Investors in multifamily workforce housing will soon have a new financing option thanks to a recently-announced Freddie Mac program. Appearing online in the Wall Street Journal (WSJ) as well as MultifamilyExecutive.com (MFE), the promising Freddie Mac program will offer borrowers the incentive of a lower-rate loan in return for keeping rents at an affordable level in this housing class. As the WSJ noted, instead of using traditional means, this program hits on market incentives rather than relying on government subsidies. With a current higher demand for workforce housing, this financing could pay off for everyone involved – providing an opportunity to ensure affordable housing for renters with lower-rate loans for the borrower.
The WSJ quotes an executive vice president of Freddie Mac and Multifamily head, David Brickman, as stating that the supply in workforce housing is already declining and the challenge is in finding ways to create more while preserving already existing housing. Freddie Mac’s program is poised to do just that: the largest backer of apartment loans will offer lower-interest rate loans to real estate buyers who agree to rent the majority of the property’s apartments to tenants making 80% or less of the area’s median income. The caveat to these terms is that the restrictions apply only for the term of the loan – which is typically seven to ten years. There are some concerns that renters will increase their income (effectively no longer needing an affordable housing-priced apartment) yet be able to retain their units, since this program doesn’t require income verification the way that a government subsidy program would. As one member of the National Multifamily Housing Council noted, at the very least, a service is still being provided by keeping rent at those levels even without income verification.
Freddie Mac has partnered with Salt Lake City, UT- based Bridge Multifamily Fund Manager along with Wells Fargo Multifamily Capital and KeyBank Real Estate Capital, according to the piece in MFE online. According to the MFE information, Freddie Mac will “aggregate up to $500 million worth of Capital Markets Execution program loans over a one-year period and then put all the social-impact loans into one securitization, for which Bridge will be required to purchase the subordinate bonds.” They go on to say that Wells Fargo will originate $400 million of the committed plan and KeyBank originating the rest. The WSJ details that Bridge already has properties in its sights, having closed on a 352-unit Tampa-area property. As part of the plans for this deal, Bridge will renovate the units, common area, and also plans to add both a community center and soccer field. Bridge will be able to close and perform similar deals and renovations, and help preserve affordable housing nationwide.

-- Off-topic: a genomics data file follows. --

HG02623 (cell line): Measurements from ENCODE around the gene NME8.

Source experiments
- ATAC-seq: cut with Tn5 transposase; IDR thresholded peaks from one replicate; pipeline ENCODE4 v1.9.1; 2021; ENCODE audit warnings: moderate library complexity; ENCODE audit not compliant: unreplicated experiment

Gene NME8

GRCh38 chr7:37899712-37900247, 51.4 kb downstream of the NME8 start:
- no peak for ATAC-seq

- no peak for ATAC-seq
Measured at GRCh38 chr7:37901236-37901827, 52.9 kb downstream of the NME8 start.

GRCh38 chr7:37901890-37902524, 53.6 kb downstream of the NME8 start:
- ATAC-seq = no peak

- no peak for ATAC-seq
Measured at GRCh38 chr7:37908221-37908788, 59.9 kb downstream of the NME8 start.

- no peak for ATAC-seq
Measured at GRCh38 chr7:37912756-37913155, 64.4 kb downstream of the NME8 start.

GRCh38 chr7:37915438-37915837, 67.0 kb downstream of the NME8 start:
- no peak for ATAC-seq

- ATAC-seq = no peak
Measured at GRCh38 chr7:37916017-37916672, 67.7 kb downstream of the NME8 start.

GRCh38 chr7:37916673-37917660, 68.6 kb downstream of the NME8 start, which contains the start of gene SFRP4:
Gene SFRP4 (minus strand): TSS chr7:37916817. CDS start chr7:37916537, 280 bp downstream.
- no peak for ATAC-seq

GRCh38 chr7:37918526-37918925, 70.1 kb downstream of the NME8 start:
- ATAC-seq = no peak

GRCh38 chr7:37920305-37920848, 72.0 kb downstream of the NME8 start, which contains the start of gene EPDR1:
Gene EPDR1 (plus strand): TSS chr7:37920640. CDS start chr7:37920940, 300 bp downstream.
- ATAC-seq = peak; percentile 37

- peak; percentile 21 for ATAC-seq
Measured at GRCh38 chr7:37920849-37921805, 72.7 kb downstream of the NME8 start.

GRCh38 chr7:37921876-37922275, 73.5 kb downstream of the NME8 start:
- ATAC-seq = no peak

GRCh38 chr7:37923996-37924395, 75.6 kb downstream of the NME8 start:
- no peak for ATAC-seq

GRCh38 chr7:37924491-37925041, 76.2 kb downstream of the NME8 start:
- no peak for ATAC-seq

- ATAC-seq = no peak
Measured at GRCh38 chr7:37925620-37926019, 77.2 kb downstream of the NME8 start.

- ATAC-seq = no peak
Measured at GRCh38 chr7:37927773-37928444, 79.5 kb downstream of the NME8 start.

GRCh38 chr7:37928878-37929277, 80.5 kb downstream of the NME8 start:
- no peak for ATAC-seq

According to WSJ stats, in 2014 about ¾ of Freddie Mac’s loans went to apartments that would be considered workforce or affordable housing; however, just three years later in 2017 that number had declined to 2/3 of their loans. The WSJ pointed out it likely reflects a trend we covered in a recent BAM article: a high percentage of new construction multifamily inventory is leaning toward higher end and luxury apartments vs the affordable and workforce-type units. The new construction may be luring successful urban renters – yet the WSJ numbers show that the majority of renters at 60% would qualify for affordable housing.
The take-away for real estate investors is that the demand for workforce-housing is high, the supply is low, and the Freddie Mac program is providing low-cost loans to those buyers who agree to keep rents in the affordable range for the term of the loan – and while new luxury units may be be luring affluent urban renters, a higher percentage of renters need affordable units now, making this program timely and logical for investors.